The recent publication of a study regarding dual antiplatelet therapy after coronary stenting in the New England Journal of Medicine has prompted the Food and Drug Administration (FDA) to issue a response on whether long-term antiplatelet therapy should be continued in these patients.

The Dual Antiplatelet Therapy (DAPT) trial enrolled 9,961 patients who had undergone a coronary stent procedure in which a drug-eluting stent was placed. After 12 months of treatment with a thienopyridine drug (clopidogrel or prasugrel) and aspirin, patients were randomly assigned to continue thienopyridine treatment or placebo for an additional 18 months; all patients continued receiving aspirin. Although the thienopyridine treatment reduced the rates of stent thrombosis and major adverse cardiovascular and cerebrovascular events including myocardial infarction, the all-cause mortality rate in the thienopyridine arm was higher vs. the placebo group after 30 months of treatment.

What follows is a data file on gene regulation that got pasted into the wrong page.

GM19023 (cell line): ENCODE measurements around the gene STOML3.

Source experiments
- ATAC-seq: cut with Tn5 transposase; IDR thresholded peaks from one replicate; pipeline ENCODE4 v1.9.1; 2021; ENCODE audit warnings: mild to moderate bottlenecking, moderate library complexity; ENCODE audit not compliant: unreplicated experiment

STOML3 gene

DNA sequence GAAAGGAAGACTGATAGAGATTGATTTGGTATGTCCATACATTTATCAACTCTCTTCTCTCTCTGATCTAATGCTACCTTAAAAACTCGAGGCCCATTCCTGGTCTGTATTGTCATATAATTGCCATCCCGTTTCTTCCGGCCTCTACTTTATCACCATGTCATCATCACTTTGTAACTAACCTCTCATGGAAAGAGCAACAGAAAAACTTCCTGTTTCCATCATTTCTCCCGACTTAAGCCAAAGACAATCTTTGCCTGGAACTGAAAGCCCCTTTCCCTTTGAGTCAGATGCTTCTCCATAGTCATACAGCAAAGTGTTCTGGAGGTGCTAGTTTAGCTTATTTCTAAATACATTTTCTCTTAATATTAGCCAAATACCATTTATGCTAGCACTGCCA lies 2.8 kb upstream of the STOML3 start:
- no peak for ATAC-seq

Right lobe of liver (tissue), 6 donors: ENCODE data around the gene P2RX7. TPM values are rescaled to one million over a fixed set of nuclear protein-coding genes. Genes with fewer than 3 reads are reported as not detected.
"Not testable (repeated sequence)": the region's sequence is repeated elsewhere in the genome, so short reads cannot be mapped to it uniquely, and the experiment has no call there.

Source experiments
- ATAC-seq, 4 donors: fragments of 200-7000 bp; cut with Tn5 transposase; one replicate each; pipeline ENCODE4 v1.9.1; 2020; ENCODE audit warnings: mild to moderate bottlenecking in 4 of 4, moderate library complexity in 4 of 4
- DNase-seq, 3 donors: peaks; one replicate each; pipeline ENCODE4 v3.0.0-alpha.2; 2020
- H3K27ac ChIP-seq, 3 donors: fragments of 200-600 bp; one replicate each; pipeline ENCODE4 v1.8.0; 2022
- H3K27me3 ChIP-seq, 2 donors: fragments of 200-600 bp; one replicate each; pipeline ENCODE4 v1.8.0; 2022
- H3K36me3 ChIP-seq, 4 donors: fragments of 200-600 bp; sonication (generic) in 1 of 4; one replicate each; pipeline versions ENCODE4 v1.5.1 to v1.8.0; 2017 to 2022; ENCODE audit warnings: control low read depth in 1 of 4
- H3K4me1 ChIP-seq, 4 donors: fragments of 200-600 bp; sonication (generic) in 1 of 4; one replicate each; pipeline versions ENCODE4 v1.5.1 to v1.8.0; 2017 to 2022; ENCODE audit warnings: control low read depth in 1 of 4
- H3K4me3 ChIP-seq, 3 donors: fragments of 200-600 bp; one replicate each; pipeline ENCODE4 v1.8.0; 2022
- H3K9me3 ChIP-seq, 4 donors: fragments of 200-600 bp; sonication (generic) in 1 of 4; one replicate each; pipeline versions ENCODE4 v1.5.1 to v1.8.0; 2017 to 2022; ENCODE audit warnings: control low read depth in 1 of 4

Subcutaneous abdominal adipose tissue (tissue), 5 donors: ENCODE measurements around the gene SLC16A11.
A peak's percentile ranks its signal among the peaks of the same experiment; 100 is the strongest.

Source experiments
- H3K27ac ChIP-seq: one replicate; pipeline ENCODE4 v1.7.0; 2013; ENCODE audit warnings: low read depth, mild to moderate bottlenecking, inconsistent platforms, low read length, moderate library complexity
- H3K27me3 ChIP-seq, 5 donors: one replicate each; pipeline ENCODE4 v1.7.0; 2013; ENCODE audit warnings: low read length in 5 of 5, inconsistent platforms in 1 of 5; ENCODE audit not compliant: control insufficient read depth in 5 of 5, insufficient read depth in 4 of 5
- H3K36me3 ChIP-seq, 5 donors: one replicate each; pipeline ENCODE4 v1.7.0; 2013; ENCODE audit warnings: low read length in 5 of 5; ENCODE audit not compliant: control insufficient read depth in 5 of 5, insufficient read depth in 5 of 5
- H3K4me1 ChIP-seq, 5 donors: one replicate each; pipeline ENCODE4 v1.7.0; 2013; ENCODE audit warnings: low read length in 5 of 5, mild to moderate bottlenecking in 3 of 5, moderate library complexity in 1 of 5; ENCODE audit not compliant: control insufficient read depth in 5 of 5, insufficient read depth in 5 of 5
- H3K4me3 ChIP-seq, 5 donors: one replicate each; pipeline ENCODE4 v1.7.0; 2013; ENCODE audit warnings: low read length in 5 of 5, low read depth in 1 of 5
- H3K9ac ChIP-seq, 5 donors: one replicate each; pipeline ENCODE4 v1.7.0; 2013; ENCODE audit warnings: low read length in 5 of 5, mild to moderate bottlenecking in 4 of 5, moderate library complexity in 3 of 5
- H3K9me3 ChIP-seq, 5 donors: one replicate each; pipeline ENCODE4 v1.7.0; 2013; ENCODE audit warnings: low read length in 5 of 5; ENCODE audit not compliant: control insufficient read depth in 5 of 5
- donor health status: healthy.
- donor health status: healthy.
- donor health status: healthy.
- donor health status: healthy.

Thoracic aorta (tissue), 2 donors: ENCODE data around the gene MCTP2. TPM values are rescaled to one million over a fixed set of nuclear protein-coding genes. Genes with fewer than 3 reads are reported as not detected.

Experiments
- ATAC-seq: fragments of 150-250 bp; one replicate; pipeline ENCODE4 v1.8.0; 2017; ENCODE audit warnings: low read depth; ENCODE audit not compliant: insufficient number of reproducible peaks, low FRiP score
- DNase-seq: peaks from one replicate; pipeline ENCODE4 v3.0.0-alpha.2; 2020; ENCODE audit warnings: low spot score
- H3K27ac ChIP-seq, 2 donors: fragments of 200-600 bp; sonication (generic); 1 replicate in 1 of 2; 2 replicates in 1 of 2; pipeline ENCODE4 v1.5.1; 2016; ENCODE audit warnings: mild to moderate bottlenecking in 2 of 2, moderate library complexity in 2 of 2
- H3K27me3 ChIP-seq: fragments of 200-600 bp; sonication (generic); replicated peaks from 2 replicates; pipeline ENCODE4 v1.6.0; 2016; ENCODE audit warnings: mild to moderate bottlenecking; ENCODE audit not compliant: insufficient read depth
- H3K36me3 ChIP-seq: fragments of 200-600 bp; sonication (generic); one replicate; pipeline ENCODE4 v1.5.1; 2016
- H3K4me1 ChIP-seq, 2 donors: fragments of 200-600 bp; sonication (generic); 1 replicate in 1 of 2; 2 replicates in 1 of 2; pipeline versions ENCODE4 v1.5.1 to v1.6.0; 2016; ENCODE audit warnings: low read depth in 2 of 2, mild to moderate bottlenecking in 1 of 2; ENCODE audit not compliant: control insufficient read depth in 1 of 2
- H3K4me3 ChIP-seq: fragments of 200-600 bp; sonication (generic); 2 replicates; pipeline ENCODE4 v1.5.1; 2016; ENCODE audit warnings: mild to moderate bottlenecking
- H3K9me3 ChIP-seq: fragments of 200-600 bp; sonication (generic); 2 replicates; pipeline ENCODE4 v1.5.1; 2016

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The increase in overall mortality was observed in the clopidogrel cohort (2.2% vs. 1.5%, respectively) but not the prasugrel cohort (1.6% vs. 1.6%). It should be noted that in other large clopidogrel trials, increases in risk of non-cardiovascular death have not been observed. Outcomes in patients receiving bare metal stents are still being evaluated.

Presently the FDA believes that the benefits of dual antiplatelet therapy outweigh the potential risks when used for approved uses, and healthcare professionals should not change their prescribing habits. The FDA has not reviewed the trial benefits or reached any conclusions based on the findings from this clinical trial at this time.

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